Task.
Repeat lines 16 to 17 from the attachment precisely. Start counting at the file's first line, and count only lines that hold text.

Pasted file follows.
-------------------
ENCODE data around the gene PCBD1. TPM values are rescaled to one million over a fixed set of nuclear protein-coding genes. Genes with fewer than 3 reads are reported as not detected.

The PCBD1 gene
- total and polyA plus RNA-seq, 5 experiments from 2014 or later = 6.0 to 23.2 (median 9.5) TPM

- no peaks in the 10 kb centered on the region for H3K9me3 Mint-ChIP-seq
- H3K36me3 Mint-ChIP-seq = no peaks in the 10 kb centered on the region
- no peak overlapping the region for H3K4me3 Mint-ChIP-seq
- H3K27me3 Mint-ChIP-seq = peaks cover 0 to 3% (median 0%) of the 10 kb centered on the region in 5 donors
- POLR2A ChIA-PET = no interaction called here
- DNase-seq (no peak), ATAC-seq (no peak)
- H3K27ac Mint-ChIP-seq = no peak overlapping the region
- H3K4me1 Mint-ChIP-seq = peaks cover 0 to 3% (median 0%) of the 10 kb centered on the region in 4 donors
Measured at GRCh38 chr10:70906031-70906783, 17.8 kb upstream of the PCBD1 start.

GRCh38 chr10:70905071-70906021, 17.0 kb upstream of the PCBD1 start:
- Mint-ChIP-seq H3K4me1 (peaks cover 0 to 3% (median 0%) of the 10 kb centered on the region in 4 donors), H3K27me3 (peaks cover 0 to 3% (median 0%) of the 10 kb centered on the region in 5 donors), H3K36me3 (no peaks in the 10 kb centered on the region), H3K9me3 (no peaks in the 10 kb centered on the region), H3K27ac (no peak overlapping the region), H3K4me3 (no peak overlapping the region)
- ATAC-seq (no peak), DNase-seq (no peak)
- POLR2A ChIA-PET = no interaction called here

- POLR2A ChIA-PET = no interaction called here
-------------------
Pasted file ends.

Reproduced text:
- POLR2A ChIA-PET = no interaction called here

- POLR2A ChIA-PET = no interaction called here